Quantum Fuzz is a bit of a quantum book, if you ask me. It is definitely  in more than one state at a time. It’s a history of the development of quantum physics, rich with the details of the many conferences and debates between the many scientists who first struggled with and eventually developed the basics of quantum mechanics. It is also a wide-ranging overview of this, that, and the other quantum thing, cramming what might be a textbook into two paragraphs, sort of like a quantum computer, but with words. Then it is an engineer’s Disneyland of quantum applications in technology and engineering. All in one book, all at the same time.

The history of conferences and debates is some of the most familiar and most interesting. There’s a curious blend of too much and too little detail. At times it feels like a tick-tock of the events of a day at a conference, then we get the life of Einstein in a couple paragraphs. Still, you get a feeling for the passions and personalities of these scientists who overturned our understanding of the world.

The next part looks at the implications of quantum mechanics, things like quantum computing, decryption, encryption. Part Three is a section on the Big Bang and all this astronomical info that is presented a bus tour, but it’s no Hitchhiker’s Guide. Concept after concept is introduce in a paragraph or two. I do like imagining our expanding universe as raisins in bread batter. It is one of the best analogies in the book. The fourth part is how we understand the elements now that we understand atoms differently than we did back when the periodic table was created and what that means in chemistry and materials science.

Much of the book is in the fifth section which covers many of the exciting technologies and applications that derive from quantum mechanics, all about conductivity, superconductors, nanotubes, graphene, and fusion. The possibilities seem to be  expanding like our universe.

3-stars

Quantum Fuzz is filled with interesting information but it tries to do too much too quickly. It becomes overwhelming and often confusing. Walker spends more time explaining the basic concepts which are much more commonly and widely understood than on the more obscure and unfamiliar. It seems as though he thinks once we get the basics, the other stuff will be a snap. For me, this was just the opposite of what I needed. I am fascinated by this stuff and have a decent understanding of the basics so I was impatient with the deliberate instruction in the first section, painstaking explanation of all the more widely understood concepts.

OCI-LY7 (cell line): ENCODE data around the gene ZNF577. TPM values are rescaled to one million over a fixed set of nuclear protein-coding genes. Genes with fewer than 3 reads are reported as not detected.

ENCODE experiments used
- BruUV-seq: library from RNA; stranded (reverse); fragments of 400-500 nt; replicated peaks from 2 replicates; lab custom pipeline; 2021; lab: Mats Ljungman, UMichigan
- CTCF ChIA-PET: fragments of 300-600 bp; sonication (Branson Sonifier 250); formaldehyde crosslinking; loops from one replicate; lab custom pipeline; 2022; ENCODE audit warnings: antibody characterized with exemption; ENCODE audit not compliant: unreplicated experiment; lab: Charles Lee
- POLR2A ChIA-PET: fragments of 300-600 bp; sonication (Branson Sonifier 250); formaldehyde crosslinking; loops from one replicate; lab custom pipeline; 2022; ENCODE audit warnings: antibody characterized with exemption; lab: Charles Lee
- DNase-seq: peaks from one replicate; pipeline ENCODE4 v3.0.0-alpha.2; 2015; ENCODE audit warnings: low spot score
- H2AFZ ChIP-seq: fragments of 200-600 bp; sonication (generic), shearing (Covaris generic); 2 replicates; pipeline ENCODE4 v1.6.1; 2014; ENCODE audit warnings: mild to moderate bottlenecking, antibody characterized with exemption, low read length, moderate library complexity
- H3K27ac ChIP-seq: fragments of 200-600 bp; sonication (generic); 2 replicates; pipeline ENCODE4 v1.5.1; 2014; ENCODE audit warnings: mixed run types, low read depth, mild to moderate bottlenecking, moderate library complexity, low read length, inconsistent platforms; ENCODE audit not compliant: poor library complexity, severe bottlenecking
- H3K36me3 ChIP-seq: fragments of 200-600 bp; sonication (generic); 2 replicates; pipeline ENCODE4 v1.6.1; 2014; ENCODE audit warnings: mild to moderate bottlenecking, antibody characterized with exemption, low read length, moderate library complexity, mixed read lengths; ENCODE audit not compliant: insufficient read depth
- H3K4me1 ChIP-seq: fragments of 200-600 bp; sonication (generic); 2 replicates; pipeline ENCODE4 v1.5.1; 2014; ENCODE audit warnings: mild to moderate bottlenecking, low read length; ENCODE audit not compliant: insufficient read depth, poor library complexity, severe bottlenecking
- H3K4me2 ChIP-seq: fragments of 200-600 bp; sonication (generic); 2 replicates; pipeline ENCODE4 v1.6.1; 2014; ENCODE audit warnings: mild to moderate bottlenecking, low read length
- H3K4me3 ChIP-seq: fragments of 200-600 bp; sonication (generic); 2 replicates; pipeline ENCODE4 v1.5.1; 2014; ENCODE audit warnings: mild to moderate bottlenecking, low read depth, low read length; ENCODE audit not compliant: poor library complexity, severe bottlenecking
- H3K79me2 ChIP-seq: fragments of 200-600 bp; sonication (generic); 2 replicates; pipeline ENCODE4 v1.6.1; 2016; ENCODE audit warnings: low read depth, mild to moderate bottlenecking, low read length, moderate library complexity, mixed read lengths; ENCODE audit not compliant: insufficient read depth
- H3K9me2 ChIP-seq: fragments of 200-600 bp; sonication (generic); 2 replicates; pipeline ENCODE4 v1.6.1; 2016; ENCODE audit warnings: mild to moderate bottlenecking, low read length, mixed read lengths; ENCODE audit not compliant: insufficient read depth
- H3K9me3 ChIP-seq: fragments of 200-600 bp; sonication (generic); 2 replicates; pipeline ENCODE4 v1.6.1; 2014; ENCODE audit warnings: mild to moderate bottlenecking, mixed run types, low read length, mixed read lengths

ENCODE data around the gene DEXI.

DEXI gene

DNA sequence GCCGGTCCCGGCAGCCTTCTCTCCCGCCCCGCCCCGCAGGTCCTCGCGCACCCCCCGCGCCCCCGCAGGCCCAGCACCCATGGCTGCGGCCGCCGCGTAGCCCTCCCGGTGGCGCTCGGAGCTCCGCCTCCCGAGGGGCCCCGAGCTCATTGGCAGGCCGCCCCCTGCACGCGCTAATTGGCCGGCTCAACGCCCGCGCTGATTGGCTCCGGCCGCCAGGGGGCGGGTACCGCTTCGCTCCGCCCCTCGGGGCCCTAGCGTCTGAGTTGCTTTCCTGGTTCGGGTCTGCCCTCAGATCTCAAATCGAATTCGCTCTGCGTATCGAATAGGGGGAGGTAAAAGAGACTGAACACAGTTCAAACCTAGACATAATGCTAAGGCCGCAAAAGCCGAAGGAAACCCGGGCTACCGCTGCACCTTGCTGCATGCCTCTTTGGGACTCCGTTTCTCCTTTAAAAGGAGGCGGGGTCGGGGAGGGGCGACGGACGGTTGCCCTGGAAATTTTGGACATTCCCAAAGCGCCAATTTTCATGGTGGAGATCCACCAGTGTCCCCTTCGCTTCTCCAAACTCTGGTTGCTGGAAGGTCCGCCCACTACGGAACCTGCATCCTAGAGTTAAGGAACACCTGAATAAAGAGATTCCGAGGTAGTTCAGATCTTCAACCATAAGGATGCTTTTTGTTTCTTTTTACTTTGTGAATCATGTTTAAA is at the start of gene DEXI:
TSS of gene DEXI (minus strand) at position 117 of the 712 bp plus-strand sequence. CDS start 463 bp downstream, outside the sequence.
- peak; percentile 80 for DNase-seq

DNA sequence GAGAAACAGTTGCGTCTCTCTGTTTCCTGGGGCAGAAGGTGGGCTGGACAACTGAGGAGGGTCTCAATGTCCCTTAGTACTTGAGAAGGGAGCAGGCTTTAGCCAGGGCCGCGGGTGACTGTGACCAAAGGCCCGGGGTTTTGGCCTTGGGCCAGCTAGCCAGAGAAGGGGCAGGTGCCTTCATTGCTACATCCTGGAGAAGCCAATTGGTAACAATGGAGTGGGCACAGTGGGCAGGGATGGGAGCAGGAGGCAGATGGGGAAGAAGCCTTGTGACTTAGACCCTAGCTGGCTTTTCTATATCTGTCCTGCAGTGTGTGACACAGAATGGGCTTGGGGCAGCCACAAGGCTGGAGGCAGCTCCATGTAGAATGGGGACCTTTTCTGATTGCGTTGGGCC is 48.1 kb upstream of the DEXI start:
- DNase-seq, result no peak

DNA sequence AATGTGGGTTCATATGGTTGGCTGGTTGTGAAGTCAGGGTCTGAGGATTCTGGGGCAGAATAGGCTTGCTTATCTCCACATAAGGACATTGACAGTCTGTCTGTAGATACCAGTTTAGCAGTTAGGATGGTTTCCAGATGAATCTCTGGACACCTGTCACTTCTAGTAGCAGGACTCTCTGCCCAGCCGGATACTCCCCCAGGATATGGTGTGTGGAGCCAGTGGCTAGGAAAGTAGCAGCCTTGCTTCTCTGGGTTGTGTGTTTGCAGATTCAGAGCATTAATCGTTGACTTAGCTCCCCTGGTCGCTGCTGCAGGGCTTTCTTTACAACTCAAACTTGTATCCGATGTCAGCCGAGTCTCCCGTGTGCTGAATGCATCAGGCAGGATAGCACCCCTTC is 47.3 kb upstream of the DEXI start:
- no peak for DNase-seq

But then we get to the chemistry and the elements and explanation becomes more cursory, more reliant on formulae and math. There are fewer analogies, it begins to feel rushed, as though he is packing it all in with no room to spare. The four appendices at the end of the book would have been so much more useful integrated into the text they elucidate. If I had known, I would have read the appendices when I was reading those topics in the book itself instead of at the end.

I am torn with this book. It is about material that fascinates me, that I enjoy reading about. It is full of information about exciting applications of quantum physics. It is also incredibly confusing and seems written more for engineers and scientists, not lay readers. Actually, the beginning feels like it was written for lay readers and then it feels as though Walker got tired of slowing down for us and started writing for his peers when he began writing about the chemistry and the elements. Then he remembered us towards the end, talking about superconductor trains, Bitter magnets (I am so disappointed it was named after a person rather than some anthropocentric emotion of magnetism.), MRIs and all the wonderful things we can do now we better understand our quantum universe.

So, should you read this book? Of course. Just check out those appendices earlier. Forgive yourself when the chemistry gets too complex and roll your eyes at the formulae and just enjoy the magnificent possibilities or mysterious and constantly changing world.

Quantum Fuzz will be released February 14th, 2017. I was provided an advance e-galley by the publisher through Edelweiss. 

  • Quantum Fuzz at Prometheus/Penguin Random House
  • Michael S. Walker, PhD, is a retired physicist, materials scientist, engineer, inventor, and project manager, who holds degrees from MIT and Carnegie Mellon University. His research has been mainly focused on the development of superconductors and superconducting power applications of a scale to light cities. He is the author or coauthor of more than seventy technical papers and holds a dozen patents. In 1989, he was voted Inventor of the Year by the Eastern New York Patent Law Association for conceiving and developing a unique way of separating minerals using magnetic fluids. (From bio at Edelweiss).
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